tbm3fan posted some shots of a ’64 Monza convertible that really brings home how low these were, at 51.5 inches (131 cm). The Focus was something of a pioneer of the taller sedan category, at 56.3 inches. It looks even taller, but then looks can be deceiving, and six inches is a considerable difference.
Although the Corvair was one of the lowest production sedans ever, its interior accommodations were quite good, excellent for the times, actually, due to its flat floor and fairly modest ground clearance, 5.4 inches. That’s a bit low, as I found out the hard way once.
The ground clearance to its front-mounted gas tank is given as 6.6″. That was just a bit less than the timber I encountered on the highway in Iowa one day in my ’63 Monza sedan. It was laying the long way, right in the middle of the lane. And presumably I wasn’t paying enough attention or maybe it was on the far side of a curve, but by the time I saw it, I knew there was not enough time to make a drastic maneuver in the Corvair at that speed, and decided to hope for the best, in terms of clearing it.
No such luck; it jammed under the gas tank, which had the effect of raising my front wheels enough that I had no effective control of the car. We sledded straight forward for some distance, which eventually put us on the shoulder in the gentle curve. But the friction of the timber slowed the Corvair down enough so that it came to a stop on the wide gravel shoulder.
The car was stuck on the timber, and the only solution was to get out the jack and raise the car high enough to extricate the timber. I smelled gas under there, and sure enough, once I pulled the timber out, which had actually been a road sign that someone had knocked down (the sign was on the bottom), I saw a slow but steady drip-drip-drip of gasoline.
I picked up some JB Weld on the way home, and it never leaked again.
Back to this sweet ’64 convertible, sporting two accessory bumper overriders. 1964 is of course the best year of the gen1 ‘Vairs, given the larger 164 ci engine and the standard camber compensator spring. Given that it’s a convertible, most likely, it’s got the optional 110 hp “Turbo-Air” engine, which is a somewhat confusing name, since this is not the 150 hp turbocharged Spyder engine. Chevy had a thing about using “turbo” in their engine naming scheme, prior to the turbocharged engine’s arrival in 1962.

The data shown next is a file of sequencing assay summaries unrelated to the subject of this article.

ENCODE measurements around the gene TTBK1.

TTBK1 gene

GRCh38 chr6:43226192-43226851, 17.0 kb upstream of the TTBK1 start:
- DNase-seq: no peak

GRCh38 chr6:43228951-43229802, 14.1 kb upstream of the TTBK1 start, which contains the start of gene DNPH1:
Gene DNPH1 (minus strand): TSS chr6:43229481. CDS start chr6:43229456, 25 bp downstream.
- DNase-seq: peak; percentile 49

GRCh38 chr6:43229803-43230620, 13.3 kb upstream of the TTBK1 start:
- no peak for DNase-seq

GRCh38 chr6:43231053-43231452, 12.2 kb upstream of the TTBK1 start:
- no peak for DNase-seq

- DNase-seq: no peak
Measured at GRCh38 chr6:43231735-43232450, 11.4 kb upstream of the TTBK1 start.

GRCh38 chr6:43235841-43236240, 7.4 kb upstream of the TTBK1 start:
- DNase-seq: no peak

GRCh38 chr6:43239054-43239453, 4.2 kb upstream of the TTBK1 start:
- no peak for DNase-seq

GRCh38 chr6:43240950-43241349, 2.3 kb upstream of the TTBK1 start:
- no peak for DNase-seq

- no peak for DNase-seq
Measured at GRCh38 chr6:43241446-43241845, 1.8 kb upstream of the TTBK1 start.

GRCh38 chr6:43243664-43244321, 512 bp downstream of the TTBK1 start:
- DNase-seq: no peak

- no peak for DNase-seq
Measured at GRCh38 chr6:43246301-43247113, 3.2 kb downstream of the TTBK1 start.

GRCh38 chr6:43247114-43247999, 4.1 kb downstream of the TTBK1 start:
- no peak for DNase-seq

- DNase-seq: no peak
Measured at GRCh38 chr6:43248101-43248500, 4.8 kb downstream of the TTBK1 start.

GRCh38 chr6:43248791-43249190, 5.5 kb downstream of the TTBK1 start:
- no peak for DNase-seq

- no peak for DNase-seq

It’s a sweet car, but I never desired the convertible, since back then I used my cars for lots of long road trips in all seasons, and the sedan was just more practical and weather-tight.
We’ve got gobs of Corvairs in the archives, but this one on a ’63 Spyder convertible is the most relevant one.
I remember my 63 EH Holden ground clearance listed as 9 inches under the muffler but of course that is with high profile crossply tyres not radials which having just tried to duplicate the rollout with modern radials on my Superminx required a change in rim size to get the gearing close to original
I was going to say that I would have preferred a Corvair wagon until I realized there wasn’t a wagon after 62.
I think this is one of the few instances where I would think that it’s a toss-up : convertible or 4 door sedan. The 2 door of this generation just doesn’t appeal all that strongly to me.
I have seen a couple of wagons with a complete 1964 drivetrain and front suspension components swapped in.
No mistaking the lower, longer, wider mantra of GM styling at the time!
Oh, how true. I’m not unusually tall (6’1”/183cm), and on multiple occasions I’d get out of my ‘63 convertible and hear, “How does he fit in that thing?”
As has been chronicled on this site a number of times, in the 1960s GM went for low seating with the legs and arms stretched forward, most likely to accommodate low rooflines. Too bad it made for terrible space efficiency, especially in the smaller cars.
My ’64 Monza sedan had a fold-down back seat. I think all Monzas did. It gave the car some cargo room.
Driving home at midnight along Governor’s Highway across rural Illinois, I suddenly encountered a large deer carcass that had only minutes earlier, struck. I was driving my beloved 1988 Ford Festiva LX. The car, which is a tall car, struck that 1200 pound animal and we went airborne across the two lane road. The car’s little 12 inch rally sport tires squealed upon landing and the strike pulled the exhaust off the manifold.